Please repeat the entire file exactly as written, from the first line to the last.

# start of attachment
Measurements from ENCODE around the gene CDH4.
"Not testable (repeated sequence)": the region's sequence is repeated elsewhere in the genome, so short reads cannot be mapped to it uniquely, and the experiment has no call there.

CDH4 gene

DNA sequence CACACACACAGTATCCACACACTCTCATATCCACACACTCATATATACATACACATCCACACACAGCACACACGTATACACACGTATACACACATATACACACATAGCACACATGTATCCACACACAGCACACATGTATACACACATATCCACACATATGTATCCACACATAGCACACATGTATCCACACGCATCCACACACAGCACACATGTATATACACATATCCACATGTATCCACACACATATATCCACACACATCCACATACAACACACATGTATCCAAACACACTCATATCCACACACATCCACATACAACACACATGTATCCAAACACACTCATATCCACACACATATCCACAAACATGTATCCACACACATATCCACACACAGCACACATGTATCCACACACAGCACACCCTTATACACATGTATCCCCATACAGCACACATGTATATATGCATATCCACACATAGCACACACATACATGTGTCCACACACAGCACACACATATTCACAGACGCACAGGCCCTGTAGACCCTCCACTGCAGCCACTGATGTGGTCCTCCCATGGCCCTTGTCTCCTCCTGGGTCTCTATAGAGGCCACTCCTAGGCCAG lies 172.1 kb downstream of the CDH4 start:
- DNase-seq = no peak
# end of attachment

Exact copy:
Measurements from ENCODE around the gene CDH4.
"Not testable (repeated sequence)": the region's sequence is repeated elsewhere in the genome, so short reads cannot be mapped to it uniquely, and the experiment has no call there.

CDH4 gene

DNA sequence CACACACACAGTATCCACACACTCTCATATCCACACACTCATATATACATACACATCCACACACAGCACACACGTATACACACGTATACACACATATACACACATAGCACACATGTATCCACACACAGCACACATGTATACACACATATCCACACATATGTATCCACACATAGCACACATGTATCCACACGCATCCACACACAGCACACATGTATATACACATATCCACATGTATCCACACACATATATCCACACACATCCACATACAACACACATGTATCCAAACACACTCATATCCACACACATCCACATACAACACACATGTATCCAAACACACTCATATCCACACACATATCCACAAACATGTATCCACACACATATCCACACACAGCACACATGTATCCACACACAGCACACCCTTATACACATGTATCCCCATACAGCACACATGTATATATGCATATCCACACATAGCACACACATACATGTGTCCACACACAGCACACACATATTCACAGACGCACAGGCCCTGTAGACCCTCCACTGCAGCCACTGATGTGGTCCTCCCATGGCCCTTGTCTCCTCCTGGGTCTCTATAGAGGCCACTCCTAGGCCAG lies 172.1 kb downstream of the CDH4 start:
- DNase-seq = no peak